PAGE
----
Hartford Courant, April 11, 2010
Scores of stone tablets inscribed with numerals and initials stand quiet sentinel along Connecticut’s two-lane blacktops. Marking distances along roads that have served since colonial days, many of these milestones are over two centuries old. Some are obscured by brush and detritus, but many more—though rarely noticed—are clearly visible to thousands of motorists who pass them each day.
Typically two to three feet tall, a foot to eighteen inches across the face, and three to six inches thick, these mile markers resemble modest headstones with their inscription turned toward the pavement. Though most commonly made of brownstone, some are cut from local gray gneiss or granite.
Generally, they are marked in Roman or Arabic numerals with the distance to the county seat given as an initial, such as “H” for Hartford or “N L” for New London. Thus, travelers passing through an area of houses, small shopping plazas and offices on Route 10 in Plainville will find a monument marking 12 miles to Hartford at the junction of Betsey Road since it lies in Hartford County. Further south on Route 10, a weather-worn stone in front of Hamden’s Mount Carmel Cemetery reads nine miles to New Haven because it’s located in New Haven County.
Milestones are hardly uniform; for example, a series on Route 49 in Voluntown and North Stonington don’t indicate the distance to a town, but rather to “P B” which signifies Pawcatuck Bridge at the Rhode Island line. A gray marker on a grassy slope beside Route 202 in New Milford gives two distances—49 miles to Hartford and 86 to New York. Further down this same road in Litchfield, a similar stone standing on a neatly manicured bank lawn gives not only the distance between the cities but the name of the planter and the date “1787.”
Milestones go back at least to Roman times. Here in Connecticut, as early as 1767, state law required their installation by local selectmen “near the side of the common traveling road,” although no funds were appropriated for this purpose. Markers replaced irregularly situated cairns, much to the benefit of “the saddle-sore horseback rider, the weather-beaten stagecoach driver, and the foot-weary itinerant,” according to one scholar. Many were later planted by private turnpike companies. Today’s metal highway signs bearing the distance to various locations and the mileposts (often graduated in tenths of a mile) on interstate highways, are direct descendents of old milestones.
While many ancient stones have either fallen victim to road widening, vehicle crashes and vandalism or have found their way into house foundations and terraces, the remainder are increasingly celebrated as important historical artifacts with an almost talismanic mystery and appeal. Some have been retired to museums; others are honored where they have stood for generations.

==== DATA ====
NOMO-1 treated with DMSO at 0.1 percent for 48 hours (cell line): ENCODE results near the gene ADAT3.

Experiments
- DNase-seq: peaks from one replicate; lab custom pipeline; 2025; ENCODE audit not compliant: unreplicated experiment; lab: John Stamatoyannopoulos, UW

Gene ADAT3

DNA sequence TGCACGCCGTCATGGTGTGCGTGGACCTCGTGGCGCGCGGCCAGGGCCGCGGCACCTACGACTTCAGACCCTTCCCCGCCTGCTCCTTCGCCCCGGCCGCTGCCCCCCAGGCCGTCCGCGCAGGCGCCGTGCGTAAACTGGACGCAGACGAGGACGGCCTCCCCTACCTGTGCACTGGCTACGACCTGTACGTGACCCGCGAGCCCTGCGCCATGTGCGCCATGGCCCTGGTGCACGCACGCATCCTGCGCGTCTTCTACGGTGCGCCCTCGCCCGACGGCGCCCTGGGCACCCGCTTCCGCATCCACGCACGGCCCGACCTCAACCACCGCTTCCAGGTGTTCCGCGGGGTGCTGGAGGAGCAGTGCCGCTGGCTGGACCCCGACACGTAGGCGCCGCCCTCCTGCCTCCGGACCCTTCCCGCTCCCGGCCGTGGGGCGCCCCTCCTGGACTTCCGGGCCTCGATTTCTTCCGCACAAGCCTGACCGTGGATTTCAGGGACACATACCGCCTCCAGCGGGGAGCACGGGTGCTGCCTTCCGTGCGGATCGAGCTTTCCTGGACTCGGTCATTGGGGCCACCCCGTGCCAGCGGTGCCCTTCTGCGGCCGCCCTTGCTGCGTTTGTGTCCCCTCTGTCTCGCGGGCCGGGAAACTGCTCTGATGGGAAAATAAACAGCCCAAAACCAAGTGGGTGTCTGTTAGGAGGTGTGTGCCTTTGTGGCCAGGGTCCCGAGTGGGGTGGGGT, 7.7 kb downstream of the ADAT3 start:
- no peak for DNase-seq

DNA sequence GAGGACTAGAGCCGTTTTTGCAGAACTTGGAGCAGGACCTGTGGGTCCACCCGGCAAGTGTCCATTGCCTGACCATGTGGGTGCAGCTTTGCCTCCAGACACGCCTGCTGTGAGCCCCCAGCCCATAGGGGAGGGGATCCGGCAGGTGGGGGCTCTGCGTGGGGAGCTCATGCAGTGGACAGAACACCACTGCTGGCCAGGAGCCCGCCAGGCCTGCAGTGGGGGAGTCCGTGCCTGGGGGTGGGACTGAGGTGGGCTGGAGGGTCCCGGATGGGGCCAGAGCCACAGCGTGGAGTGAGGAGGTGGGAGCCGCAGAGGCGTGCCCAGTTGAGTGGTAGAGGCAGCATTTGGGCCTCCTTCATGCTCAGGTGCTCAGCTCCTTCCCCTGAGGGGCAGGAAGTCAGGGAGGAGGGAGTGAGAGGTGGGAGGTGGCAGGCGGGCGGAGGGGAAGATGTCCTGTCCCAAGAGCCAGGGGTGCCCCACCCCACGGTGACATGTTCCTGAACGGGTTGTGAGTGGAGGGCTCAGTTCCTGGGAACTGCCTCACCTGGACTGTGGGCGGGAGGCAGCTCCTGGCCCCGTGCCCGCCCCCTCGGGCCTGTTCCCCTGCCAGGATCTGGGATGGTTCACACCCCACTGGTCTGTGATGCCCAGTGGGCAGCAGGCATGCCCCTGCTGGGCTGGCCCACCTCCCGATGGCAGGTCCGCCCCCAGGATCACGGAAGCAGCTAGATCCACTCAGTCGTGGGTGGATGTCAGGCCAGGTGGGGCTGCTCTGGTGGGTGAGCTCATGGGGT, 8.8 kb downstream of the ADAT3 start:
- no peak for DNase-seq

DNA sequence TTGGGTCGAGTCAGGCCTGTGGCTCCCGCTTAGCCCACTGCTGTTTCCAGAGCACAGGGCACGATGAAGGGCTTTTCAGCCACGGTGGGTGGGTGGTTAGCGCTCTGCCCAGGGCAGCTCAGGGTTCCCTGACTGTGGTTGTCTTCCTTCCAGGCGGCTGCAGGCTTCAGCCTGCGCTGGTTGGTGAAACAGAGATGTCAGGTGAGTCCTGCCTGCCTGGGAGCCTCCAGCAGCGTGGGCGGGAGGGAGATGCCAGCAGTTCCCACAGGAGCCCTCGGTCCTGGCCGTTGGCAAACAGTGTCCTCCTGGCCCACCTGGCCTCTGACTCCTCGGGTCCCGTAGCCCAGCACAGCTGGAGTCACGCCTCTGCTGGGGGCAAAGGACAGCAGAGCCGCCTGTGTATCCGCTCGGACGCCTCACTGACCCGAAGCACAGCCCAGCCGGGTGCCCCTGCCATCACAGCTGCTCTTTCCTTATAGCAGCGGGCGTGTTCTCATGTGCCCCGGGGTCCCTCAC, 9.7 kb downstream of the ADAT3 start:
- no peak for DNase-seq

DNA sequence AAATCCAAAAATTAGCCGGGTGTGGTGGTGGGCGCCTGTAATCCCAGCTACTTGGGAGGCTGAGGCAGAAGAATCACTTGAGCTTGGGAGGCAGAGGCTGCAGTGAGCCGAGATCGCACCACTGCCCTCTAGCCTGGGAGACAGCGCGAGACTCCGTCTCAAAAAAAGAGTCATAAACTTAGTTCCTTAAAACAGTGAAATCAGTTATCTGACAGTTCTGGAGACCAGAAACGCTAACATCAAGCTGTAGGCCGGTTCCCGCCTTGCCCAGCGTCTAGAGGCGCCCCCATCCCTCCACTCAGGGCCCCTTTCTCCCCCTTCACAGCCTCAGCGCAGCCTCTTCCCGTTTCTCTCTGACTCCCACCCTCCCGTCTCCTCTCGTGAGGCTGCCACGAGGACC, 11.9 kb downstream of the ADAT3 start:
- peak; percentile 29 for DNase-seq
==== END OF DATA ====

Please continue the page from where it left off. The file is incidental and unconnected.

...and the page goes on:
On Route 6, Plymouth has created a pocket park around a brownstone monument that gives the distance to Hartford and Litchfield. Surrounded by flowers and shrubs, there’s a large sign describing the marker’s provenance. The gracious, white clapboard Longwood Country Inn in Woodbury trumpets its authenticity via the milestone embedded in its front stone wall, describing it as “an excellent specimen of a vanishing reference to our nation’s early commerce and communication.”
Bristol officials recently worked with the State Department of Transportation and the developer of a Taco Bell on Route 6 to save the 14 mile marker to Hartford. The foot-high brownstone monument could easily have been destroyed but now sits in a well-landscaped place of honor in front of the restaurant. The stolid stone offers a breathtaking contrast to the brightly colored restaurant and is wonderfully emblematic of changes in our culture.
In the early 1970s, DOT had a short-lived program to find and replace lost milestones. Several roads in eastern Connecticut received replacements, with pink granite substituting for sandstone. Some are easily found on Route 85 in Colchester and Salem where they’ve begun to show signs of weathering and splotches of lichen.
Despite their small size, milestones have gained ground as powerful symbols of place. An unusual example is the brownstone tablet planted by a Wethersfield man to mark the distance from his Griswoldville home to Hartford. No ancient milestone ever occupied the spot, but he created the monument out of a sense of community pride.
Given the vagaries of time, it’s remarkable that so many milestones still survive. It’s unlikely our current crop of signs will last as long once they become historical vestiges in a future where every vehicle and pedestrian with a phone has a GPS. But old milestones will await discovery and rediscovery by anyone willing to look. There’s no telling what else we’ll find as we search.